I don’t wish to bust anyone’s bubble, but the development of long range accuracy does not stop with case preparation or any of the other little chores we set ourselves to doing. In the final analysis it is the rifle’s driver that makes the real difference…a result of practice and talent. While I hate to admit it, the point was driven home in an embarrassing manner just this past weekend. At the conclusion of a recent sniper match, I bragged that I had a rifle that no rifle presently on the range could match at 1000 yards. Some fool took my challenge, suggesting that he could beat me with his pip squeak 18″ barreled .223 AR and some 77 grain match ammo from Black Hills Ammunition. The 190 grain Sierra MatchKing bullets from my 1000 yard 16.5 pound benchrest rifle moves along at 3400 fps. He would require nearly 3 times the elevation and more than double the windage. My challenger was surely a bit daft.

The wind was blowing from 10 to 15 mph and switching from 3 to 9 o’clock. The mirage was a sea of murk, and the heat was oppressive when we climbed the tower at Rifles Only. The bet was the most hits on a 20 x 30″ steel target (called an Iron Maiden) out of ten shots. He insisted that I go first. I bit into the steel at center of mass 6 times, but missed 6″ or so on either side in switches that I did not dope correctly. I had developed the 82 grains of MRP load in 70 degree weather. They weren’t taking to the 100 degrees and 115 degree heat index on the tower after sitting in the car all day at 150 degrees. I lost several primers and ruined 10 hard earned cases. To my surprise and chagrin, James Anthony drove several of the tiny 77 grain factory loaded bullets from his cute little tactical rifle into the target’s left shoulder area. The hits were much harder to see at that distance than the big 190 grainers, so we drove to the 1000 yard line to have a closer look. There were several other marks on the white painted steel that were not easily identifiable. They may have been from previous hits or paint flaked when the big 190-grain bullets hit the steel. We counted at least six hits of the little 77 grainers, but there very well may have been more. I had printed my six, 190-grain MatchKings at center mass and the marks were unmistakable. In fact we could see them hit at 1000 yards.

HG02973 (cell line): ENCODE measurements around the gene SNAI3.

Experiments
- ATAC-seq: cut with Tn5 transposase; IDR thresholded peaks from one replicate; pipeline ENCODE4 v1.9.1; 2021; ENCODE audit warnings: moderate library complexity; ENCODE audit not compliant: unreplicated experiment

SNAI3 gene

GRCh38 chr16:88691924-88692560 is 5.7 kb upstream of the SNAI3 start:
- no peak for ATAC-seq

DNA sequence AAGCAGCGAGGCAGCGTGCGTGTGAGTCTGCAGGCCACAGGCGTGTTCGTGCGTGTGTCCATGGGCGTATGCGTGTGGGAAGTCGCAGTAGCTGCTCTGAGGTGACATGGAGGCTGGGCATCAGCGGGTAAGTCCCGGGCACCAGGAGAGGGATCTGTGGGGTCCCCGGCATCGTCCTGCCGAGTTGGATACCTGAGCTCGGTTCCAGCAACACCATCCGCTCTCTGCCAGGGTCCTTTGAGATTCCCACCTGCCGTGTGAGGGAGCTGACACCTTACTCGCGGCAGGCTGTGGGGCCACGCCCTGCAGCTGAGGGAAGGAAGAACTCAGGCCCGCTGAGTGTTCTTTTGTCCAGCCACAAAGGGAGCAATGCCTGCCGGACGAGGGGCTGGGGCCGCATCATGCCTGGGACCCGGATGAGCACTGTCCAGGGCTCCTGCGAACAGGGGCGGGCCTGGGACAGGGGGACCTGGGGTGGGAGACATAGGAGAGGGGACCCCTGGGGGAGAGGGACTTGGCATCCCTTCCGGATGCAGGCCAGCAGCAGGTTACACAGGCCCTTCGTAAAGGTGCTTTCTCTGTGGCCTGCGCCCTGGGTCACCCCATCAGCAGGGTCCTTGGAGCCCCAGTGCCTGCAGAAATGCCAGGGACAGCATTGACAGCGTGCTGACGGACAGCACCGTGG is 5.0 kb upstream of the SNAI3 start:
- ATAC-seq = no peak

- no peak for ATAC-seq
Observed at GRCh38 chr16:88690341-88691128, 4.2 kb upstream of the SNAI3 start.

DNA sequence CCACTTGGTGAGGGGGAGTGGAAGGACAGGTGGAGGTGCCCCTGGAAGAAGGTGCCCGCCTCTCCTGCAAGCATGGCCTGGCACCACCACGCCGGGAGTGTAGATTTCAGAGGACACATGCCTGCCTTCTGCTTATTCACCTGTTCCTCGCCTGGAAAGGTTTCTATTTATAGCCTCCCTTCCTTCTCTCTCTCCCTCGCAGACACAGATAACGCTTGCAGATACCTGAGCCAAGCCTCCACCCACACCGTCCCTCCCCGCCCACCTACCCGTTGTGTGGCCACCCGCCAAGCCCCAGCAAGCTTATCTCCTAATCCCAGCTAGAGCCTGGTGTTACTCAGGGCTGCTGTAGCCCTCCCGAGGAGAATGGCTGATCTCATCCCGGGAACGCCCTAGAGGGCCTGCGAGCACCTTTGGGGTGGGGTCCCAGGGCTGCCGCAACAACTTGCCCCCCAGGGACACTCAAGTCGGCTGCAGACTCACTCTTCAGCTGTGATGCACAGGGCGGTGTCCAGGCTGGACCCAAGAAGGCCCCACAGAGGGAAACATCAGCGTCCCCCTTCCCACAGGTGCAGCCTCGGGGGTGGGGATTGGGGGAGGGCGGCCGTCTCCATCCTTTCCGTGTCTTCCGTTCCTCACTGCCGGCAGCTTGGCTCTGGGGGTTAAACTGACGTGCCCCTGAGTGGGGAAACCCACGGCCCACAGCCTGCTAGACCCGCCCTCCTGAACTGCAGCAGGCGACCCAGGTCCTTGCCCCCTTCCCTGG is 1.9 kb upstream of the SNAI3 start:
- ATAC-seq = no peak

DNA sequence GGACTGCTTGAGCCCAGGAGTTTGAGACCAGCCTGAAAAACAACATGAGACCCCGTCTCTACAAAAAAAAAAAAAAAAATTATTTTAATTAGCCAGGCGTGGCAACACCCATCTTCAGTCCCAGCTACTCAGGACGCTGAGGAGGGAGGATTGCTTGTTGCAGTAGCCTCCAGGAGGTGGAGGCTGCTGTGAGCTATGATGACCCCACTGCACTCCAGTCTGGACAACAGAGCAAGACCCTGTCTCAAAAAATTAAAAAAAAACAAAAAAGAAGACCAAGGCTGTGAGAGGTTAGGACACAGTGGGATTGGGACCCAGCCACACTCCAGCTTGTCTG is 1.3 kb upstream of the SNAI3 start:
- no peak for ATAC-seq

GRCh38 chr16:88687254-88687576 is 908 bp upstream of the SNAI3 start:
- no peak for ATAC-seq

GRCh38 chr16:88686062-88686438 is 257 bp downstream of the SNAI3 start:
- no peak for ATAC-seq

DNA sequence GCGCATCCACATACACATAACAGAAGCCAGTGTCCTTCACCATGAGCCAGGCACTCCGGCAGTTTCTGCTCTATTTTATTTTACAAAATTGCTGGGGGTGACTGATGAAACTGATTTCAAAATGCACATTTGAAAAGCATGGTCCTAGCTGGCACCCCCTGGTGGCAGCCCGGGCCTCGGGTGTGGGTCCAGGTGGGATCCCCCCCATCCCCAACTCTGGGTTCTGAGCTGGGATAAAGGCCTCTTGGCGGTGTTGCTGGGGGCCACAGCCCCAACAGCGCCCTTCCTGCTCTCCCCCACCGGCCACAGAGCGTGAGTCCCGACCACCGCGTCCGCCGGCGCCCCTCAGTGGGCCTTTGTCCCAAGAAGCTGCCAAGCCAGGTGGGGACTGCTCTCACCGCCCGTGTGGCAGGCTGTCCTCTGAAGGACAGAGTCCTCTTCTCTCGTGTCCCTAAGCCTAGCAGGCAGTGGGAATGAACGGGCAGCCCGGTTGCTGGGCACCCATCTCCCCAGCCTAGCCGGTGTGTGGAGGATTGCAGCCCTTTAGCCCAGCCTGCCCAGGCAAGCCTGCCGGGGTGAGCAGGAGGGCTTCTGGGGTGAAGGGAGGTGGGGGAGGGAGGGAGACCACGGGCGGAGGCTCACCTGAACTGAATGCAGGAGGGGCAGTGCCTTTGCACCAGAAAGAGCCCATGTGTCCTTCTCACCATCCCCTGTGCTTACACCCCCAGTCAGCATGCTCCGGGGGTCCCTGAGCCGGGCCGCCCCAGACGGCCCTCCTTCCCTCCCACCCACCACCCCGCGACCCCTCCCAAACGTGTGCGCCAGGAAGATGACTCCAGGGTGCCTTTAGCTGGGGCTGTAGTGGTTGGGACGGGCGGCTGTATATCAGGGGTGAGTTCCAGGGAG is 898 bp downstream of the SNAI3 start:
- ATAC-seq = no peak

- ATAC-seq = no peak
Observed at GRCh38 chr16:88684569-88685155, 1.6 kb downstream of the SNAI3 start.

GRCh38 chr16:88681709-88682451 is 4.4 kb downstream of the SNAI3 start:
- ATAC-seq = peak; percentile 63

The morale is this: You can’t buy talent. It matters not how perfect your ammo and rifle are if you cannot properly execute the delivery. The problem, of course, is that in competition such as the upcoming 1000 yard nationals, there will be scores of people who have not only taken the time to produce perfect cases and small velocity spreads of their ammo, but whose delivery is nearly perfect as well. Certainly, the great Skip Talbot could have driven my ten, 190-grainers into a 4 or 5 inch group at mid-chest as I have seen him do many times before, thus proving my original claim that I had a rifle that could out shoot any rifle on the range. Ah well …

My point is that time spent on the range and talent are more important than perfect cases, et al. Only luck will beat practice and talent combined with properly prepared cases and equipment.

About the Author

Jacob Gottfredson has written for several magazines for the past 20 years, including GUNS, Guns & Ammo, Safari, Tactical Shooter, The Accurate Rifle, SWAT, Tactical Response, and Precision Shooting magazines. He specializes in long-range, precision rifle, technical reloading, and optics. He has contributed chapters to four books. An ex-Special Forces soldier, Jacob has competed in Sniper and Tactical competitions for several years. For the past 25 years, he has competed in 100/200/300 and 1000-yard benchrest competition. He has hunted since the age of eight, taking him to Canada, Alaska, and Africa. He grew up in the Rocky Mountains hunting deer and elk as well varmints of all sorts. Jacob has degrees in math and engineering, and he holds a masters degree in structural engineering. Jacob presently owns and operates an engineering firm, and is a Professional Engineer in Texas and Utah.

Contact Information for Manufacturers Mentioned in this Article
Forster Precision Products
310 Lanark Avenue
Lanark, Illinois 61046
Phone: 815-493-6360
Fax: 815-493-2371
Email: info@forsterproducts.com
Web: www.forsterproducts.com

Redding Reloading Equipment
1089 Starr Road
Cortland, NY 13045
Phone: 607-753-3331
Fax: 607-756-8445
Email: Techline@Redding-Reloading.com
Web: www.redding-reloading.com

RCBS
Phone: 800-533-5000 or 530-533-5191
Web: www.rcbs.com

Robert W. Hart & Son, Inc.
401 Montgomery Street
Nescopeck, PA 18635
Phone: 800-368-3656
Fax: 570-752-1088
Email: rwhart@sunlink.net
Web: www.rwhart.com

Sinclair International
Sinclair International, Inc.
200 South Front Street
Montezuma, IA 50171
800-717-8211 Domestic
260-493-1858 International
Email: support@sinclairintl.com
Web: www.sinclairintl.com